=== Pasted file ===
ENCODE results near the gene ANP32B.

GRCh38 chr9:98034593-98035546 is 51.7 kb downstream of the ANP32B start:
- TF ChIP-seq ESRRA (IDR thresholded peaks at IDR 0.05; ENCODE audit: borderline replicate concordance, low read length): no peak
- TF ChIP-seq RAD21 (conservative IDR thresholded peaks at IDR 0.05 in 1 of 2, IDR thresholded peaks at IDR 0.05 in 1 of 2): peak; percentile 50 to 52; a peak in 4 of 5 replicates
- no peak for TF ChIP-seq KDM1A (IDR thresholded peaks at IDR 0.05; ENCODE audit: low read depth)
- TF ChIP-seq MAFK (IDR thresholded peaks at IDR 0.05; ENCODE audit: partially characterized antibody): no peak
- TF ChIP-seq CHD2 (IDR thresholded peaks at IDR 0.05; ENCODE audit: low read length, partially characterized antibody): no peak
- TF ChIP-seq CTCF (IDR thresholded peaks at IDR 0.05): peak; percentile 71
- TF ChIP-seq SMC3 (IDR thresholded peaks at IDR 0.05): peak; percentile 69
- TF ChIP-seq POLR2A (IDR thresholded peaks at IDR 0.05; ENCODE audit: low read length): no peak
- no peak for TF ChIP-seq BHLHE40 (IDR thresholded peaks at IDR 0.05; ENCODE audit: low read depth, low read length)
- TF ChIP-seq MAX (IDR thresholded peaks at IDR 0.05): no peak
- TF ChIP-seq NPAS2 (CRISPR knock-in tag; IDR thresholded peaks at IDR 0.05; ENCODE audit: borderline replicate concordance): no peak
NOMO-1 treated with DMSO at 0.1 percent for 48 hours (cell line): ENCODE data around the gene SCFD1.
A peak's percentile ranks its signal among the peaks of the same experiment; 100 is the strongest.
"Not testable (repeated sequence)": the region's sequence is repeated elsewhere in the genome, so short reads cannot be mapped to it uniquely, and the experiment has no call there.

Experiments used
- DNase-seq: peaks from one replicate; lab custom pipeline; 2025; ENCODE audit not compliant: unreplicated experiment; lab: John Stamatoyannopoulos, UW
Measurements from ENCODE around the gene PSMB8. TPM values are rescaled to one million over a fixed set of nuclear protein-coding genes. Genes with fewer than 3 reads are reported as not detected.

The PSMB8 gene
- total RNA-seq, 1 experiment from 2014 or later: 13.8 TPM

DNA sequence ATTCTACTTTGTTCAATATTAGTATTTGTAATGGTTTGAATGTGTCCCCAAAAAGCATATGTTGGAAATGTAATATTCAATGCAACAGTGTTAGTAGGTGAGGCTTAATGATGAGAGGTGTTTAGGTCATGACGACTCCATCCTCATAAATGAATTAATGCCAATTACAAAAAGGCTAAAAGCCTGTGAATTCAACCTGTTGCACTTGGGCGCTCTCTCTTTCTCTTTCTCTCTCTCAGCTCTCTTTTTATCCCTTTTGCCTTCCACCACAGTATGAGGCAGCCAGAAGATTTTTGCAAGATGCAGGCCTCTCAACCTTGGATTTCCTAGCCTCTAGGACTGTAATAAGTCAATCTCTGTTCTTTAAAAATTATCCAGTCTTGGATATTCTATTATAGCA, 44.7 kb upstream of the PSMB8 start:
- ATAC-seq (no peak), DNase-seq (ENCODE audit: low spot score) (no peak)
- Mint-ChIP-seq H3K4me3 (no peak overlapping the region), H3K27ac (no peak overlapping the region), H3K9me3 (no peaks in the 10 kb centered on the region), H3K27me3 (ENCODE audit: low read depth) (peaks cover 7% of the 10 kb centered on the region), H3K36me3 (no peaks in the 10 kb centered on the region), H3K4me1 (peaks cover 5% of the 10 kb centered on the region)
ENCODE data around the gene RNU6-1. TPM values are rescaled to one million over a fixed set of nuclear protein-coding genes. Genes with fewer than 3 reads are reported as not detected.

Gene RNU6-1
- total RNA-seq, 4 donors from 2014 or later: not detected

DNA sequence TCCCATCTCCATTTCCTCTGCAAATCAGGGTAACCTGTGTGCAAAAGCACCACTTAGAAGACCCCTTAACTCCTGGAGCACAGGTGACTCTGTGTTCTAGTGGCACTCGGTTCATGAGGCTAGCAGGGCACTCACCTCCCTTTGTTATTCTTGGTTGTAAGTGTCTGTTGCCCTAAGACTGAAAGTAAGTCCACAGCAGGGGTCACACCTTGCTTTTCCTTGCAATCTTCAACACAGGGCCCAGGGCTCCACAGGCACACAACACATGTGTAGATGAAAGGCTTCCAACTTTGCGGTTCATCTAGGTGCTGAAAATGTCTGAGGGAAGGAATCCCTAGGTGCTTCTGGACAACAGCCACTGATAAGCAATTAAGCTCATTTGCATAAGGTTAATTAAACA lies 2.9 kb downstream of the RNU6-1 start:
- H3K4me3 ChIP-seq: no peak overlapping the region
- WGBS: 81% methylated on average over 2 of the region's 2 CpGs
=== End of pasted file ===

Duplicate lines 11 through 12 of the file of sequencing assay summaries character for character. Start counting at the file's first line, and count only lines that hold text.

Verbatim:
- no peak for TF ChIP-seq BHLHE40 (IDR thresholded peaks at IDR 0.05; ENCODE audit: low read depth, low read length)
- TF ChIP-seq MAX (IDR thresholded peaks at IDR 0.05): no peak